"Мне было очень стыдно."

Translation:I was very much ashamed.

December 5, 2015

20 Comments


https://www.duolingo.com/profile/yarjka

"Как тебе не стыдно?" seems to be a very popular phrase... or perhaps I just do a lot of things improperly.

December 5, 2015

https://www.duolingo.com/profile/NerysGhemor

Would you say "embarrassed" differently or is that also an acceptable translation?

December 5, 2015

[deactivated user]

    «Стыдно» means you did something incorrectly and you regret it.

    I believe embarrassment doesn't imply you've done something wrong, so I think «неудо́бно» or «нело́вко» would work better for describing embarassment: «Мне бы́ло о́чень неудо́бно/нело́вко».

    Or you could use the participle «смущённый»/«смущённая»: «Я была́ о́чень смущена́» (masculine «Я был о́чень смущён»; short forms sound better here), which is grammatically closer to the English counterpart.

    December 5, 2015

    https://www.duolingo.com/profile/va-diim

    I think embarrassed works in a simple case such as Мне стыдно. It can be embarrassed or ashamed, but being "ashamed" in English is stronger than стыдно in Russian. Embarrassed is more on the same level as "мне стыдно," unless the person has done something VERY shameful in his own eyes, in which case he would be "ashamed." Неудобно is uncomfortable and works in the same sense in English. Неловко is awkward, and this direct translation works directly in the same way in English. Стыд can be shame or embarrassment, dependent on the gravity of how "стыдно" the person feels. It's just an opinion, not an absolute argument on my part.

    December 31, 2015

    https://www.duolingo.com/profile/Kuba710808

    I was ashamed very much? Can it work in Elnglish?

    August 31, 2017

    https://www.duolingo.com/profile/va-diim

    It could, but it's a little unnatural. We'd say, "I was very much ashamed," or "I was embarrassed very much."

    August 31, 2017

    https://www.duolingo.com/profile/Kuba710808

    Ok, so what's the difference? When the proverb can and can not be at the end of the sentence? Or is the "very much ashamed" just a phrase?

    August 31, 2017

    https://www.duolingo.com/profile/va-diim

    Not much of a difference. Just sounds awkward "ashamed very much." It's not wrong. To be ashamed is very strong. That's why "ashamed very much" sounds redundant. "Very much ashamed" does have a common usage, though

    August 31, 2017

    https://www.duolingo.com/profile/Kuba710808

    Thanks for explanation.

    August 31, 2017

    https://www.duolingo.com/profile/leandro.feitosa

    Why the use of мне here?

    May 27, 2016

    https://www.duolingo.com/profile/va-diim

    When someone feels a certain way, in Russian, it feels that way "to oneself."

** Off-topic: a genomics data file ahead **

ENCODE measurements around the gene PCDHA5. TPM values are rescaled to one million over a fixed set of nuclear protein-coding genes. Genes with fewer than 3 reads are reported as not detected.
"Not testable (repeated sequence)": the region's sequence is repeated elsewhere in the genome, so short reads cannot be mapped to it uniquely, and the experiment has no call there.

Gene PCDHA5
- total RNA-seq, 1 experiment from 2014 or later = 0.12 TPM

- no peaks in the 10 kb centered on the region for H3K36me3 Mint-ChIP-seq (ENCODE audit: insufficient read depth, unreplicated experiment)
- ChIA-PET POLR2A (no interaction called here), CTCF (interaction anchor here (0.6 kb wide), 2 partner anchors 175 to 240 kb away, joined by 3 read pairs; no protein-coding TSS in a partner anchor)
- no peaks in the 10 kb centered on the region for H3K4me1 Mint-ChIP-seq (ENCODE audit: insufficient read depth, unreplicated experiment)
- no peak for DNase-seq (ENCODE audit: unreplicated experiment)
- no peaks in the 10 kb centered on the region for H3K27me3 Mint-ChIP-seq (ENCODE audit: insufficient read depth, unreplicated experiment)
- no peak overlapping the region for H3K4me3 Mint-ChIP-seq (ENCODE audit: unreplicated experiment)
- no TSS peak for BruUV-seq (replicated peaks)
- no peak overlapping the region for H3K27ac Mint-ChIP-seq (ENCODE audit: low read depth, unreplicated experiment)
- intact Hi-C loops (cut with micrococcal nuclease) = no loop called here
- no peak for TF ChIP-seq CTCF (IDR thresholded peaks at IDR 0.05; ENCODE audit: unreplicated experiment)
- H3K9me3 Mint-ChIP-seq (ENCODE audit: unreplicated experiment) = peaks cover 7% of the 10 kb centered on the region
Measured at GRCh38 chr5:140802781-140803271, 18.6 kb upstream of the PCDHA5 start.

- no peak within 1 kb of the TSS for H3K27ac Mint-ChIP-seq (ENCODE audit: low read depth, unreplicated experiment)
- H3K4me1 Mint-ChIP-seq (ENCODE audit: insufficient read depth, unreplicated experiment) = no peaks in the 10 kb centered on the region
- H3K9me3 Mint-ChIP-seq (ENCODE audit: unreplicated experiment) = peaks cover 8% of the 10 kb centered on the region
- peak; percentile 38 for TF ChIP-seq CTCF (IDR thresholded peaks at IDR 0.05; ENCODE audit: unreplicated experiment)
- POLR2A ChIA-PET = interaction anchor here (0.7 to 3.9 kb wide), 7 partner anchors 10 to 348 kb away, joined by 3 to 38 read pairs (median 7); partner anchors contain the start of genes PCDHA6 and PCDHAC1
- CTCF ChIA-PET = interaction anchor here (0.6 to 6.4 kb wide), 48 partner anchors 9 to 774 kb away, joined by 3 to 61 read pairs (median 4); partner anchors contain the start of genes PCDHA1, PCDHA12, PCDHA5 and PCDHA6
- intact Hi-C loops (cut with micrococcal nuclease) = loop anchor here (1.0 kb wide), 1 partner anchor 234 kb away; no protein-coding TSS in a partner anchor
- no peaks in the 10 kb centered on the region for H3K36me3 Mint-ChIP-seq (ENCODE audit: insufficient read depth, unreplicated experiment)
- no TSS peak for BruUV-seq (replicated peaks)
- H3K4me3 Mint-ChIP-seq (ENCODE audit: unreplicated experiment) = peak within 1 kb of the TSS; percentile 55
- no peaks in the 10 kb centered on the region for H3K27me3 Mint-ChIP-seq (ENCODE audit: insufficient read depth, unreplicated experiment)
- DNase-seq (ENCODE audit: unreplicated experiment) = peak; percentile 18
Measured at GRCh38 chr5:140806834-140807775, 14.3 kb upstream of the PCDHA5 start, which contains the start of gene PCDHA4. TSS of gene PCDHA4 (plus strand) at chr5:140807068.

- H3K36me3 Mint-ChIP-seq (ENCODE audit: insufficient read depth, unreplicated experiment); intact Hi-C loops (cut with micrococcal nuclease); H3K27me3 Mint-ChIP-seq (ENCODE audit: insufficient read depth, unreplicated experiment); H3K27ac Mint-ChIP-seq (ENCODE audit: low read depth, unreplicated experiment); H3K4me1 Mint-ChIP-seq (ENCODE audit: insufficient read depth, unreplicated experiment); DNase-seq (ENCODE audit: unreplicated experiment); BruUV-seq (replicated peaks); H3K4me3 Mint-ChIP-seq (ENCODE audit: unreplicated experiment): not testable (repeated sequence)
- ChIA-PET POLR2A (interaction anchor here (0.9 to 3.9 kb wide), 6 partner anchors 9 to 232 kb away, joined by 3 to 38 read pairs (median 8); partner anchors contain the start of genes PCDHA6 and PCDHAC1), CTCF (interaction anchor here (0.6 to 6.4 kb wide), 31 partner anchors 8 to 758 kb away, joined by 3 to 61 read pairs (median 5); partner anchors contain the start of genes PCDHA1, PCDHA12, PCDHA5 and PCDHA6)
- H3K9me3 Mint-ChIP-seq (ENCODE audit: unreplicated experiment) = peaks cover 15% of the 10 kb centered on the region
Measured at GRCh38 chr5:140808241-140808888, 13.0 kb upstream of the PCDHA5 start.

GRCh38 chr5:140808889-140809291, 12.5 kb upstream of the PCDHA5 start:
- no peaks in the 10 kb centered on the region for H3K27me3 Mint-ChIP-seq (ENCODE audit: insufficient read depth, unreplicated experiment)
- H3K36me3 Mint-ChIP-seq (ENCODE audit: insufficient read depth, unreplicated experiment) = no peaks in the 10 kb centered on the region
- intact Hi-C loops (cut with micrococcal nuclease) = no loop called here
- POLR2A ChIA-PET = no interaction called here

Мне стыдно. Тебе холодно. Ему/Ей жарко. Нам весело. Вам грустно. Им спокойно.

    "To me is embarrassing," is how "I'm embarrassed," is constructed in Russian. Same thing with

    "To you it is cold," meaning, "You're cold."

    To him/her it's hot = He/she is hot.

    To us it's fun = We're in a fun mood.

    To you (plural) it feels sad = You (plural) are sad.

    To them it's calm = They're calm.

    May 27, 2016

    https://www.duolingo.com/profile/AndroidKanada

    So to check my understanding: the sentence uses было because I am not the grammatical subject, the implied "it" is the subject?

    April 28, 2018

    [deactivated user]

      In Russian, we just say those sentences have no subject.

      In English, a sentence requires a subject. When a sentence has no subject, we use a dummy pronoun ‘it’ that doesn’t refer to anything in particular:

      • It is cold. = Холодно. — ‘it’ doesn’t refer to anything mentioned before, it’s just a way to refer to some unnamed envioronment.

      Sometimes, ‘it’ refers to something mentioned before:

      • When I touch the mirror, I feel it’s cold. — Когда я трогаю зеркало, я чувствую, что оно холодное. — it refers back to ‘mirror’, so we actually use it in the Russian translation.

      So, the English ‘it’ has two distinct functions:

      • when it refers to environment or situation in general, it’s a dummy ‘it’ and we don’t use it in the translation,
      • when it refers to something mentioned before, we translate it with «оно», «он» or «она» (depending on the gender of the thing mentioned).
      April 28, 2018

      https://www.duolingo.com/profile/AndroidKanada

      Thanks, that helps. So the only sense in which "it" translates in this case is the use of neuter gender for the verb?

      April 28, 2018

      https://www.duolingo.com/profile/va-diim

      Зеркало, "mirror," is gender-neuter, so оно applies to mirror. If it was "a knife," нож, gender-masculine, then the word он would be used to refer to "it." And along those lines, if it was "a fork," вилка, gender-feminine, then она would be used to refer to "it."

      April 28, 2018

      https://www.duolingo.com/profile/AndroidKanada

      Um, are you replying to a different question? This one is Мне было очень студно. There is no grammatical subject.

      April 28, 2018

      https://www.duolingo.com/profile/va-diim

      Yes, I thought you were replying to @szeraja_zhaba's comment because you wrote "in this case." His second example of зеркало being оно.

      Then to answer your question, in the case of this exercise, "мне было стыдно," the verb is было in the sense of "It was embarrassing to me." Again, with the "it" in English meaning what it was that embarrassed me.

      April 28, 2018

      https://www.duolingo.com/profile/Tel_Caramel

      Why doesn't it accept "embarrassed"? I think the meaning applies here

      April 13, 2017

      https://www.duolingo.com/profile/va-diim

      Report it

      April 13, 2017
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